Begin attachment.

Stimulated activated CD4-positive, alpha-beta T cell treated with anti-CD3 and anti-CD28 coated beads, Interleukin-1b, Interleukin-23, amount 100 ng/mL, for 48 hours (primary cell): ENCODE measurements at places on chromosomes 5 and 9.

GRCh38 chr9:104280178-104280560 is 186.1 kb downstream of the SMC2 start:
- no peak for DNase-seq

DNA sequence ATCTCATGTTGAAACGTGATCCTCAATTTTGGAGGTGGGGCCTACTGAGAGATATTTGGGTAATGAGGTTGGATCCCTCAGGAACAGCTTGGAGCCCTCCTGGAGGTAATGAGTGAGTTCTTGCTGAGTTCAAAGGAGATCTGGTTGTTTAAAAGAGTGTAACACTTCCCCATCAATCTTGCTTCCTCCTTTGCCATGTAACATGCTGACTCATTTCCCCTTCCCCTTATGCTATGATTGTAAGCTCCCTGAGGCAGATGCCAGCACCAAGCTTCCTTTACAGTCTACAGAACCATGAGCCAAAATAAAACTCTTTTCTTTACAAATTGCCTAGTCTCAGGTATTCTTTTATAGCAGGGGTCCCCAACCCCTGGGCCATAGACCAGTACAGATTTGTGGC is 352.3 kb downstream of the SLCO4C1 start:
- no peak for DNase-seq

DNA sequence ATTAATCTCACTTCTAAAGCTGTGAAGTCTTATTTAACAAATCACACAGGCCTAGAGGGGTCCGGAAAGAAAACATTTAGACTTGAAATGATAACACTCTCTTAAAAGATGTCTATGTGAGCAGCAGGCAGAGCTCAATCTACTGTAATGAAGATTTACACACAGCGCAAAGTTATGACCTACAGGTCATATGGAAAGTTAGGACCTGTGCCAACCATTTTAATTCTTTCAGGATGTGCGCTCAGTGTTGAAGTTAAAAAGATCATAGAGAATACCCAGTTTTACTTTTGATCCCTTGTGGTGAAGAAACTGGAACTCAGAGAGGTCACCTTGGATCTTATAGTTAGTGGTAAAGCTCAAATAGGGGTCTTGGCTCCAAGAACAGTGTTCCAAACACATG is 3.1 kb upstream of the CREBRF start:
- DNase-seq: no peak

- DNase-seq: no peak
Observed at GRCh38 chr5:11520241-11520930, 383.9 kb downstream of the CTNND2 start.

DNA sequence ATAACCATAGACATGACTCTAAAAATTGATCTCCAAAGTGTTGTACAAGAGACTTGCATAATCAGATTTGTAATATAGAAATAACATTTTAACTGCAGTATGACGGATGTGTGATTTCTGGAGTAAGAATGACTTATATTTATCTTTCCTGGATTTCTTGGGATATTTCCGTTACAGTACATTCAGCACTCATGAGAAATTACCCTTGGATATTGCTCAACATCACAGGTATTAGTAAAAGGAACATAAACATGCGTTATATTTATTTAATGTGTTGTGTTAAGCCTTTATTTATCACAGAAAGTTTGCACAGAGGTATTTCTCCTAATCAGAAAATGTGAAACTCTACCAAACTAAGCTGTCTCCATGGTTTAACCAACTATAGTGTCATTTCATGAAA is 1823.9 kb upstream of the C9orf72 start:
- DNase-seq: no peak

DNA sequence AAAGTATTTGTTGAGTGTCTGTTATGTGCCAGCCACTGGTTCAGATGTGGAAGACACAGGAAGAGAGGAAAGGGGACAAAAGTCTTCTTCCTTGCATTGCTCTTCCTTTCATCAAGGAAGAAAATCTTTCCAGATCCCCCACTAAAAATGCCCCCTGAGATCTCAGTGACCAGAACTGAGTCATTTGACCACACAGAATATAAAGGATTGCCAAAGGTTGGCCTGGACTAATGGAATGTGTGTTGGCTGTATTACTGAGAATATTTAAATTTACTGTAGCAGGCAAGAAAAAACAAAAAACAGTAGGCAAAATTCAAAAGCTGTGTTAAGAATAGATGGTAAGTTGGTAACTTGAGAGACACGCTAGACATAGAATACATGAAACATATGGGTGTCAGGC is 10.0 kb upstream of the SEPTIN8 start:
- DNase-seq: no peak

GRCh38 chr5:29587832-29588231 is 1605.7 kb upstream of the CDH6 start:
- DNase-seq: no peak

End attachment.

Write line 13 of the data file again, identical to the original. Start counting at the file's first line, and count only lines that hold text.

- DNase-seq: no peak